Opinion-Elderly Driving

Opinion-Elderly Driving - 1 Trang Mai 103-53 Safe Drivers...

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Trang Mai 103-53 April 28, 2005 Safe Drivers Are elderly drivers safe? Should they stay off the road? Everyone has loved-ones that are elderly drivers and knows that it is extremely hard to tell them to give up driving. Assuming elders should stay off the road because they are old is unacceptable because many seniors are perfectly capable of driving safely. Driving skills vary from one person to another just as aging and all elders should not be punished for the problems caused by only a few elderly drivers (Aging Parents). The solution is not to find ways to take the elder’s drivers’ licenses, but instead to help elders have a better understanding of the affects of aging and driving. Seniors are safe drivers as much as anyone; by helping them become more aware that aging will cause deterioration in vision, hearing, and reaction time (Farlam), elders will be able make their own decision about driving without being offended by others’ choices for them. Eyesight is usually the first sense that is weakened with age and most seniors should be aware that vision is a very significant aspect for safe driving (Farlam). Around the age of 40, adults begin to experience the earliest effects of age-related vision changes when they can no longer read books without their glasses (Safe Senior). Seniors know the importance of safety because they have longer experience in driving and are more responsible drivers (Stutts 195). In realizing the affect vision has on driving, seniors should have regular eye checks for “cataracts, glaucoma, macular degeneration, diabetic retinopathy and other conditions associated with aging” (Farlam). By simply wearing glasses, if needed while driving, seniors are improving their safety on the roads. Many 1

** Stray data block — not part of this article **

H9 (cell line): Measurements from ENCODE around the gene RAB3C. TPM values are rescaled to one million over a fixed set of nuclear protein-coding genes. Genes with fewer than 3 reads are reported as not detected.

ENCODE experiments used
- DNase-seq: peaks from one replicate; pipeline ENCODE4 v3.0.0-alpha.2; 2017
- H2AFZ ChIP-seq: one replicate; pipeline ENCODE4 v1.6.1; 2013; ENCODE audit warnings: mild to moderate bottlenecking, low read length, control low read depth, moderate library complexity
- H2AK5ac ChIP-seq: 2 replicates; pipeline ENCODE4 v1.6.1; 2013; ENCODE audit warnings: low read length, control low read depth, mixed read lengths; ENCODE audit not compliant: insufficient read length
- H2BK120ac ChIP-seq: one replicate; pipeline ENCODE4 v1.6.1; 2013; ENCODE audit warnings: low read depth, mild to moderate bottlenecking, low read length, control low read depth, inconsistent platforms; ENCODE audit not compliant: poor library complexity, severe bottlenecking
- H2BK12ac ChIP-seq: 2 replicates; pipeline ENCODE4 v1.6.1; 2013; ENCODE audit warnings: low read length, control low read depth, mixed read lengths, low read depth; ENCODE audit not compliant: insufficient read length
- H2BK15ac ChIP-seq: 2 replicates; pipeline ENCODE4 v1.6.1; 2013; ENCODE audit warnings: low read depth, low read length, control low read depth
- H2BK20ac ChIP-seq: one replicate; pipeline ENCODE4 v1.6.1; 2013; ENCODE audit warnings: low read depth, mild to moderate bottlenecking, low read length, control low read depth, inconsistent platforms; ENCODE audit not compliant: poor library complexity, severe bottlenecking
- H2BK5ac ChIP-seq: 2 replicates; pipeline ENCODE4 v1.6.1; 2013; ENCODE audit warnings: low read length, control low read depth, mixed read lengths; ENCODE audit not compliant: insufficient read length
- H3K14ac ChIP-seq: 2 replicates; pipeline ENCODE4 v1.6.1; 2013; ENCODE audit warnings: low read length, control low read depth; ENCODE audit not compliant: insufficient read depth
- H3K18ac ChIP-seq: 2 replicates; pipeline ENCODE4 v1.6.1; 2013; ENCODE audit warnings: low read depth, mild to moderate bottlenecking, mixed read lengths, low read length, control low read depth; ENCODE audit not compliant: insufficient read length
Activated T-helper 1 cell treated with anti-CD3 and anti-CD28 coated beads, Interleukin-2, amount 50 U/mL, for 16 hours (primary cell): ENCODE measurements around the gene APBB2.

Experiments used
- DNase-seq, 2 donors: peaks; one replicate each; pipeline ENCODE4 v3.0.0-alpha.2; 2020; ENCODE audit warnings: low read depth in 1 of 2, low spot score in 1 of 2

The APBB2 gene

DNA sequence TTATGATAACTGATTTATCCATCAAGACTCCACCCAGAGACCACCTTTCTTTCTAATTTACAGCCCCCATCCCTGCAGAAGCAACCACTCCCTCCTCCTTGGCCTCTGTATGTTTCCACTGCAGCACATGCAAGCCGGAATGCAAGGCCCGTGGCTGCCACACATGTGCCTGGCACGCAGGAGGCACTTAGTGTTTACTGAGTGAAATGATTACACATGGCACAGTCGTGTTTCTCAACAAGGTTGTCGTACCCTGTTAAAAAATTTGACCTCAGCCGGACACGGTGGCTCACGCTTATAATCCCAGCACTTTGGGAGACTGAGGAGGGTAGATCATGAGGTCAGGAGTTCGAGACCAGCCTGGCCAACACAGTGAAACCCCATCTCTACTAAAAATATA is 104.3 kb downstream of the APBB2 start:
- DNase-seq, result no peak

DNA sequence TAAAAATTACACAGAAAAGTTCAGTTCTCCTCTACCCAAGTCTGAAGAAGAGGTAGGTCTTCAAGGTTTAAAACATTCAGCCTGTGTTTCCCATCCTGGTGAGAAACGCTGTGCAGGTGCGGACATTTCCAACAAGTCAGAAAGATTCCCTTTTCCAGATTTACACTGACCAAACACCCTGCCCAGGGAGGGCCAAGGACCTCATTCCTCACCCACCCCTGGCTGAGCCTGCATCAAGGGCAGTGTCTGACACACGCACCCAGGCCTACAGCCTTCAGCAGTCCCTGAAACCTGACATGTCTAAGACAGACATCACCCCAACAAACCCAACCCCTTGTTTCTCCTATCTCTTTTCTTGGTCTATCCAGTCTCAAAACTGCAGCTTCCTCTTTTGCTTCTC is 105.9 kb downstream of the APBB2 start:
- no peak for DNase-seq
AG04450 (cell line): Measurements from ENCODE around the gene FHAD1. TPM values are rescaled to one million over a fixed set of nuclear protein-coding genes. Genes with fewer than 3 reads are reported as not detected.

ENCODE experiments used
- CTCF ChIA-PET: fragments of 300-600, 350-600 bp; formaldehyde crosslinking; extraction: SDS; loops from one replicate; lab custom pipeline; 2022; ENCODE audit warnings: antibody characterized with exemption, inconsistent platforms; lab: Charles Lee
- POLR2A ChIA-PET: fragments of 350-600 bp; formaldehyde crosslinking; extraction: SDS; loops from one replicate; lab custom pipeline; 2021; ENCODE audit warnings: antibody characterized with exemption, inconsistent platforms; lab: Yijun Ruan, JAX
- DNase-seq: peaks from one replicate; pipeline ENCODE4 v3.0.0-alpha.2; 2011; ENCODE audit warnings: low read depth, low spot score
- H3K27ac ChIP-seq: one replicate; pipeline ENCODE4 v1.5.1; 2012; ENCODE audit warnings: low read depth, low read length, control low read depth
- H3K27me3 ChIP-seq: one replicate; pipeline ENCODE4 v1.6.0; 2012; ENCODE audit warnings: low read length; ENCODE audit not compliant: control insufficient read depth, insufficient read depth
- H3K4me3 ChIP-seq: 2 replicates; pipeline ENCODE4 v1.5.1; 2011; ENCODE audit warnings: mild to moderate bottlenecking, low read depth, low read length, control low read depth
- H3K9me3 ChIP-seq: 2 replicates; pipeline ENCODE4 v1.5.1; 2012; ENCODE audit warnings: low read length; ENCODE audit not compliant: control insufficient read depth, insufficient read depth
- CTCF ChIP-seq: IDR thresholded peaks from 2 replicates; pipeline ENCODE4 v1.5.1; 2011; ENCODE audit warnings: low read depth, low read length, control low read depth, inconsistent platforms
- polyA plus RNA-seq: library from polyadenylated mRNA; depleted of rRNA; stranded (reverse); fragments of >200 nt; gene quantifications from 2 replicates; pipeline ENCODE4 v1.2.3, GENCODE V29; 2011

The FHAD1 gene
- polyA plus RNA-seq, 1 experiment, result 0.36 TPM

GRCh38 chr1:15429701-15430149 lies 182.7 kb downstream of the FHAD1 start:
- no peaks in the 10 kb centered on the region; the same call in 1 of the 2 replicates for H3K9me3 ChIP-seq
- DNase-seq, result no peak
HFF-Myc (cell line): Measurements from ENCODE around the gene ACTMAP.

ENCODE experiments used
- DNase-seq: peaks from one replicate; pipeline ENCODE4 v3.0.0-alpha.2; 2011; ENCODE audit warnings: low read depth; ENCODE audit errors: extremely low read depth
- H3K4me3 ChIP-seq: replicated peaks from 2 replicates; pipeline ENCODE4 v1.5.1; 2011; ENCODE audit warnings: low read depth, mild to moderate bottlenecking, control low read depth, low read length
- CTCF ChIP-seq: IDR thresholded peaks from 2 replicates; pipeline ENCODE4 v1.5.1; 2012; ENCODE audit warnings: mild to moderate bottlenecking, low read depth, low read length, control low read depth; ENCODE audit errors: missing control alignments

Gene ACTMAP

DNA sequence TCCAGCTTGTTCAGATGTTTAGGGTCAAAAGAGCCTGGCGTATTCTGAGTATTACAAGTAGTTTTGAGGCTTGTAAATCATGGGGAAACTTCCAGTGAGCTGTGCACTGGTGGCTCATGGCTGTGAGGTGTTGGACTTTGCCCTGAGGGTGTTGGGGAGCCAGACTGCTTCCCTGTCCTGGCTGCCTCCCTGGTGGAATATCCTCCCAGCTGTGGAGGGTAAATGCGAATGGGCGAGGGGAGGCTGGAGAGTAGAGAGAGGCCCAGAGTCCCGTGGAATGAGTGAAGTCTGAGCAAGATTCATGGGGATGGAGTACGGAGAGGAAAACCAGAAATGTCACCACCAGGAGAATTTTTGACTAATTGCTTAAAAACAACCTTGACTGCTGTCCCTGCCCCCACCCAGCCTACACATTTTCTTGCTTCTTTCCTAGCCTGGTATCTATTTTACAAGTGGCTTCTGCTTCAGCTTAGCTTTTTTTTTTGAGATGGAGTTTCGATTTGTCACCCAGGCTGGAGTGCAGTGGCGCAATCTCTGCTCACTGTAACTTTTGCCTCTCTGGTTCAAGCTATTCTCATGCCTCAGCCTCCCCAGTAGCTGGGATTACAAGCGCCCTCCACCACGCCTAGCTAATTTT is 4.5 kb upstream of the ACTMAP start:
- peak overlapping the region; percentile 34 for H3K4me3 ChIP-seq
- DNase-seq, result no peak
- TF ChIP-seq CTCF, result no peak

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seniors limit driving at night due to the reduction of visual acuity (Safe Senior). However, seniors can also drive safely at night by following the night driving rules such as “making sure windows and lights are clean,” “use clear glass spectacles at night,” and “if approaching headlights…momentarily look down and to the left of the road” (Farlam). Seniors should be able to make up their own decision when they realize they can no longer drive safely. No one knows an elder better than themselves therefore decision should not be made for elders; instead they should be allowed to make up their own minds. Another affect of aging that elders should be aware of is the loss of hearing acuity. Safe maneuvering in one’s environment is highly dependent on the accurate perception of auditory cues (Fozard 37). A slight deafness could make it difficult for anyone driving because not hearing emergency signals can be very dangerous. Not allowing elders to drive due to their hearing impairments is discriminatory, because then all people with the loss of hearing should not be driving either. There are many ways to help people drive safely even with hearing problems. Hearing aides could easily simplify the problem (Safe Senior). Hearing is constantly changing for elders so it is
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